While Jedi might not crave excitement, fans do. We expect lightsaber duels in a Star Wars film, and we will get them in Episode VIII. There is no doubt in my mind that Rey and Kylo Ren will cross blades again. In regards to Luke, it might actually be more exciting to see him demonstrate the vast expansion of his knowledge of the Force through the application of new, never-before-seen Force powers. In the Expanded Universe, we heard about many different non-violent uses of the Force. Stories were told of Jedi healers who knitted the wounds of those harmed by war. We all assume that he’s never left the island planet we find him on at the end of The Force Awakens, but he could have traveled from planet to planet tending the cuts, bruises, and blaster wounds of those harmed by the war. This would cast him in the image of a lightside Batman: a knight who kept to the shadows but healed using the Force.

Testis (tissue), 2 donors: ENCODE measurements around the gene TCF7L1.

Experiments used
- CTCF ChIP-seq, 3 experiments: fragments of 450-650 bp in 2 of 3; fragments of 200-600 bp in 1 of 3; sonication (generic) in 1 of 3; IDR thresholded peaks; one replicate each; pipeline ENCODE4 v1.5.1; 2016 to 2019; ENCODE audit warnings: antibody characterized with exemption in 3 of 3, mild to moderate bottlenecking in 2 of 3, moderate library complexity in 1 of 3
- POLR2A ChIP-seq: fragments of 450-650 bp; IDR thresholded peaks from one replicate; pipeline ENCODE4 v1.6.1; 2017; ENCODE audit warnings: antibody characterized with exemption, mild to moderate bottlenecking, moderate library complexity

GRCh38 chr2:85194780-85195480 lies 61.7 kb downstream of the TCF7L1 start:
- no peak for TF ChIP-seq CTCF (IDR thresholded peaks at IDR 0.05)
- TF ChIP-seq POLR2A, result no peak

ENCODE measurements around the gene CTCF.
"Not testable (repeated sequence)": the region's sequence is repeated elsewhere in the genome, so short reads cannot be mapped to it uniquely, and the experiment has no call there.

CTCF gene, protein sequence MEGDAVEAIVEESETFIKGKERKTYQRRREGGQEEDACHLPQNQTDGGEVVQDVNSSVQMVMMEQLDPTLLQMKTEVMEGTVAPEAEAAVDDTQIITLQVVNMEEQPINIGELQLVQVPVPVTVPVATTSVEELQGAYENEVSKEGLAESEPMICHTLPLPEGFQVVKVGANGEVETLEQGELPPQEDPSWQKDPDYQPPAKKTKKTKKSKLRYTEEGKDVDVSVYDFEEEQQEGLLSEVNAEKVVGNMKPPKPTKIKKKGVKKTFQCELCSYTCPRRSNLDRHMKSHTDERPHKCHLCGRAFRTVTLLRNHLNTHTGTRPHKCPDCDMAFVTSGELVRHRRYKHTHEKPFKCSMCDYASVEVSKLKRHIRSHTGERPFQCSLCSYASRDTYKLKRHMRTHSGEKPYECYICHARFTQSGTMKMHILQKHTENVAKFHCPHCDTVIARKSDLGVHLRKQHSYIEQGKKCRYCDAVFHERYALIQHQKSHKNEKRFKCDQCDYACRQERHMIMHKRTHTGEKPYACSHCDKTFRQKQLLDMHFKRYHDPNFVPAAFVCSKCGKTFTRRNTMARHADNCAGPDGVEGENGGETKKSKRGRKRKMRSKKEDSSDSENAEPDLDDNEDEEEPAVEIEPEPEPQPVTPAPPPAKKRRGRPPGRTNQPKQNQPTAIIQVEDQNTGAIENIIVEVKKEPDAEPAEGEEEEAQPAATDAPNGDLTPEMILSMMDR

We also heard of the Jedi using the Force to create and nurture plants, bringing life to a barren world. If this were the case in Episode VIII, Luke could have used the Force to spur life to flourish on his island. He could educate Rey in this way, and she could in a very real way take this boon and return to Jakku, bringing life to those she left behind in the wastes there. Either of these would be just as interesting as seeing Luke wield his lightsaber in battle, something we’ve already seen multiple times before.
“Decide you must, how to serve them best. If you leave now, help them you could, but you would destroy all for which they have fought, and suffered.”